About 4,600 years ago in Germany’s fertile farm country a group of stone age people met a violent end, but the arrangement of their skeletons in four graves tells a story of love and family bonds. One particularly well-preserved grave holds what researchers say is the first known nuclear family, with an adult male and female cradling the bodies of their two sons. A DNA analysis of the skeletons’ bones and teeth confirmed their blood ties: “The two kids have her mitochondrial DNA, and his Y chromosome – that’s a nuclear family,” says molecular anthropologist Brian Kemp [New Scientist].
The group of 13 individuals includes adults aged 25 to 60 and children under the age of 9, and researchers believe that they were massacred. Says study coauthor Alistair Pike: “They were definitely murdered, there are big holes in their heads, fingers and wrists are broken.” At least five of the individuals show the effects of a violent attack, one even had the tip of a stone weapon embedded in a vertebra [BBC News].
The findings, reported in the Proceedings of the National Academy of Sciences [subscription required], shed light on how prehistoric people lived. Many anthropologists have assumed, based on observations of sometimes polygamous modern-day hunter-gatherers, that the basic social unit of early humans was the band or tribe rather than the family [ScienceNOW Daily News]. But these ancient people, who are thought to have lived in agricultural settlements, may have valued the stability of nuclear families, researchers say.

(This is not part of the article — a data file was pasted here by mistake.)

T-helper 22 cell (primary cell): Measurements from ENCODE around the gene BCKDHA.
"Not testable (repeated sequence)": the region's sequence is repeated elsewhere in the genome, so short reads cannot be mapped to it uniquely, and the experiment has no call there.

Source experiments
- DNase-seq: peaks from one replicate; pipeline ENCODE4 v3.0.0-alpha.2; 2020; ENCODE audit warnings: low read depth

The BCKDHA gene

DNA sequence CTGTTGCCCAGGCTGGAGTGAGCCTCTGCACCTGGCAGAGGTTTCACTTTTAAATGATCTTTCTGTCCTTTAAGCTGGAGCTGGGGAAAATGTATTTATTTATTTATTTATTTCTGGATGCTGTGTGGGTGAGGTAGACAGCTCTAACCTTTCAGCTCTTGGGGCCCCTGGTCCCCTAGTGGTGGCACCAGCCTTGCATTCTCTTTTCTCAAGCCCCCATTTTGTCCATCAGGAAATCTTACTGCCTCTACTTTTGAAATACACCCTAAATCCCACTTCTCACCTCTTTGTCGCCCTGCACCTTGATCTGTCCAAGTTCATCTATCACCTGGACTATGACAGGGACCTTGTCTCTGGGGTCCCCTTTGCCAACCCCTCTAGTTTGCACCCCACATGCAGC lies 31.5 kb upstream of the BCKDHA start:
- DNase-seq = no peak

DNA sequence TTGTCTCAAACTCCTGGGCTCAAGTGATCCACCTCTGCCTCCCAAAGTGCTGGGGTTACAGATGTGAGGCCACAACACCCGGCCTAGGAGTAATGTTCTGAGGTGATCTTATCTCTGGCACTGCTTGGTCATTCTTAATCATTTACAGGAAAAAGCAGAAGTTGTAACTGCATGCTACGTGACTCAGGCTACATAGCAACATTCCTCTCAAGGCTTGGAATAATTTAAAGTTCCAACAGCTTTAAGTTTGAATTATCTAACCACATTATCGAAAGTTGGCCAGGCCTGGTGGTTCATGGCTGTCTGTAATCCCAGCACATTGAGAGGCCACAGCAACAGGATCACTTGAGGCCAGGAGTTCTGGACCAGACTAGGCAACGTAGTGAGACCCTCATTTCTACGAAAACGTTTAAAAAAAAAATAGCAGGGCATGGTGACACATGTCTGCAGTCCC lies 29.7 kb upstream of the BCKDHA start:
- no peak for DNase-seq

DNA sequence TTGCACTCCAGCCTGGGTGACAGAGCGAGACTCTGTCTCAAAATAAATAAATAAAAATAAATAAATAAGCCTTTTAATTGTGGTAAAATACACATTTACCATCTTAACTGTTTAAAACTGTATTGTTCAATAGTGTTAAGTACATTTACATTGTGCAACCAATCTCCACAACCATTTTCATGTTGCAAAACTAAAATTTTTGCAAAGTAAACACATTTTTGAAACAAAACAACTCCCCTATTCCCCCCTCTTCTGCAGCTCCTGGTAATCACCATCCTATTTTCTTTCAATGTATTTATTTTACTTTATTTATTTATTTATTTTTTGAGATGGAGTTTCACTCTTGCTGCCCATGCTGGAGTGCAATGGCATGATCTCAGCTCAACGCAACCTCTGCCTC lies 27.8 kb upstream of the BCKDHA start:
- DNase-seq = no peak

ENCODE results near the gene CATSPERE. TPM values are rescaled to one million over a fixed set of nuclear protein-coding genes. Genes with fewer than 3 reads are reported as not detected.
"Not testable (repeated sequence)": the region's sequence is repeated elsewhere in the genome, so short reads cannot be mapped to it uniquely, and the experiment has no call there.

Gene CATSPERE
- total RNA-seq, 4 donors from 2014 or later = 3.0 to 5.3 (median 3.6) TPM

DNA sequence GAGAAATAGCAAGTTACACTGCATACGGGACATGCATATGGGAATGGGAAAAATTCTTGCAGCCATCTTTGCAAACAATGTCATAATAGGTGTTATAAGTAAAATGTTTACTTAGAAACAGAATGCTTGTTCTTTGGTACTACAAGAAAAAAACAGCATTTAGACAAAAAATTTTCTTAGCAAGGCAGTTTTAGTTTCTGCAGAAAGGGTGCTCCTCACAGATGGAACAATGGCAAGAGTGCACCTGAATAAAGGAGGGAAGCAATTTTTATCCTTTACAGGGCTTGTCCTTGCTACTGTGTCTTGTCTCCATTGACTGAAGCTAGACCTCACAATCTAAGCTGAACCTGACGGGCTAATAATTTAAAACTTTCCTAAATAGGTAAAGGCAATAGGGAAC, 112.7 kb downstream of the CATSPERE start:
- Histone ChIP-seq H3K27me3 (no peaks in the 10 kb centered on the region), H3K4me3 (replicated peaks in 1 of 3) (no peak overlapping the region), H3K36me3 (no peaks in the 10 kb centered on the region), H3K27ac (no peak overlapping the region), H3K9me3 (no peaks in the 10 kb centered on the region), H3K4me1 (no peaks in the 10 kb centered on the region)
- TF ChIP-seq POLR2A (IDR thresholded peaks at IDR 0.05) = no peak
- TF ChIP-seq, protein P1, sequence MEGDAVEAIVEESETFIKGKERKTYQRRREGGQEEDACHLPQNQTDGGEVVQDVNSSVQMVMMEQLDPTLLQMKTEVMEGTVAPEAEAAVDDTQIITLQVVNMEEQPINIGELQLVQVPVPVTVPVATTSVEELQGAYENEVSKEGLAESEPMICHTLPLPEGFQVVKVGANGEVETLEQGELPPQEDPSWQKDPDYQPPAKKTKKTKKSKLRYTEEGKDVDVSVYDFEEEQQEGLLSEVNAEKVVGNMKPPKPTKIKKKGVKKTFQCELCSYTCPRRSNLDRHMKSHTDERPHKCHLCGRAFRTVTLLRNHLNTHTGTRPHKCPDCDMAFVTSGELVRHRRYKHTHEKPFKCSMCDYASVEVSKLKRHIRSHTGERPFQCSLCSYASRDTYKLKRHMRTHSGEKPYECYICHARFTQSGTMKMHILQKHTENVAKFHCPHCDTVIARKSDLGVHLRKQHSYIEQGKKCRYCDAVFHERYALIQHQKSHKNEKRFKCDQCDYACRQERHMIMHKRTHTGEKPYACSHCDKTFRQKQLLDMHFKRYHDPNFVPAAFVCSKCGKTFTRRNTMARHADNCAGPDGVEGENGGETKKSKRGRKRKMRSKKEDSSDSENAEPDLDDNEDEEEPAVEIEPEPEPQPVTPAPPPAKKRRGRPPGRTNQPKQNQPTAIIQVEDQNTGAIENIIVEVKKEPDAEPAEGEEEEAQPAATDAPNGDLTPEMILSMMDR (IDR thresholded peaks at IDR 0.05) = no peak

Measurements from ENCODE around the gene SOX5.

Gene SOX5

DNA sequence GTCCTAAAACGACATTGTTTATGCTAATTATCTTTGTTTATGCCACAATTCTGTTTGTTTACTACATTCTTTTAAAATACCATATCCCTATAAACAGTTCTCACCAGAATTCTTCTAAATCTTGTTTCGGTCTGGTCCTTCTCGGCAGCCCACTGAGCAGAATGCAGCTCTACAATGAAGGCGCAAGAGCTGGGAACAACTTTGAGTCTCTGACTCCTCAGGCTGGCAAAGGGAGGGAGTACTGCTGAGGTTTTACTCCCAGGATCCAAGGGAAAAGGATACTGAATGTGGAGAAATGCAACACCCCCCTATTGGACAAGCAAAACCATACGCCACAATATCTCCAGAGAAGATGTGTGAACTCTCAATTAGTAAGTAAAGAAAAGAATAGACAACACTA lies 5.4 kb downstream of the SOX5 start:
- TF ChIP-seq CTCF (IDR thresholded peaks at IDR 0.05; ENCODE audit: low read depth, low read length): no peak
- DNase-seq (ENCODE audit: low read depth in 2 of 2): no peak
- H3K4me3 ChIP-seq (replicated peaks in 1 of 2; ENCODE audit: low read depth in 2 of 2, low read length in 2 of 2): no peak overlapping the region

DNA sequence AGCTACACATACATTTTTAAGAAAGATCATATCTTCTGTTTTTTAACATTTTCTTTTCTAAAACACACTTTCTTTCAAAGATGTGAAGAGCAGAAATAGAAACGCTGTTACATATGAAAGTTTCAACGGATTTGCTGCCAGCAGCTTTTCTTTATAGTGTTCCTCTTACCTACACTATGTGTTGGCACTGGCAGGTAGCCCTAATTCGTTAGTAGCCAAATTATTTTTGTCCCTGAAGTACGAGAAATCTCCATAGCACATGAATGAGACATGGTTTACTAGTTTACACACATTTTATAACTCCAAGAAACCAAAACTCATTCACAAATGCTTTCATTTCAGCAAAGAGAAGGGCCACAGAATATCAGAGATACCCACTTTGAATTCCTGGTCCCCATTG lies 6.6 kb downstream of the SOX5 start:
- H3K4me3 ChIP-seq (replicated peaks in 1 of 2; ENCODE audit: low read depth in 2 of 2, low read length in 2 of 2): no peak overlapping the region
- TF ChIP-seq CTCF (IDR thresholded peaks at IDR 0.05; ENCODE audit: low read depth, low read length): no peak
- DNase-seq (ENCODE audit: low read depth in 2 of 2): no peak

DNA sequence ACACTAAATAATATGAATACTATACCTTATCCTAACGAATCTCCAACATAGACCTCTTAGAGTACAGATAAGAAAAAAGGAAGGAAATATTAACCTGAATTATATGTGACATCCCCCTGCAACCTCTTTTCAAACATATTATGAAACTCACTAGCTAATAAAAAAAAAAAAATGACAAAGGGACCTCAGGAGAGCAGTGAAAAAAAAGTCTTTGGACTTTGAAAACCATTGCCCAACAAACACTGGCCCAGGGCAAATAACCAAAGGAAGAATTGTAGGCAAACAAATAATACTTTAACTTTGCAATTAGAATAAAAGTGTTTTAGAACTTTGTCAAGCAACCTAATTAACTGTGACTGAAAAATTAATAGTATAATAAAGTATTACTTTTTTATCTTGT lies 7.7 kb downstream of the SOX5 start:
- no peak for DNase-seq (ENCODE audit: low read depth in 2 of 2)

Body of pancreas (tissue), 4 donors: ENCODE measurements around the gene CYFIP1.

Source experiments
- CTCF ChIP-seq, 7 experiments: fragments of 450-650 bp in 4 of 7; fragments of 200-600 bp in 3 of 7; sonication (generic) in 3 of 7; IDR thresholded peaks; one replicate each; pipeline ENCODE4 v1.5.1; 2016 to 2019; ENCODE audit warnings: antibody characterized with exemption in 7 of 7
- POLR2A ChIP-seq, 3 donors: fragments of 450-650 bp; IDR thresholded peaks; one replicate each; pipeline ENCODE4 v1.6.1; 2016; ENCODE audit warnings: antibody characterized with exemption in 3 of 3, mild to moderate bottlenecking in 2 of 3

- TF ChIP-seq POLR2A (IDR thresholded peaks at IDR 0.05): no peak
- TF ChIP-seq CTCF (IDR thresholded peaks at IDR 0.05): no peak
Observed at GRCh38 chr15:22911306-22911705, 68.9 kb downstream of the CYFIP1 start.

Study coauthor Wolfgang Haak says that the presence of older adults and young children in the graves may indicate that only part of the community was killed in the attack, which may have been provoked by competition for fertile farmland. Adolescents and young adults were either not present — perhaps they were working in fields — or were able to escape, while younger children and older adults were killed. But then the survivors returned and, with intimate knowledge of the relationships among the dead, properly buried them [The New York Times].
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Image: National Academy of Sciences, PNAS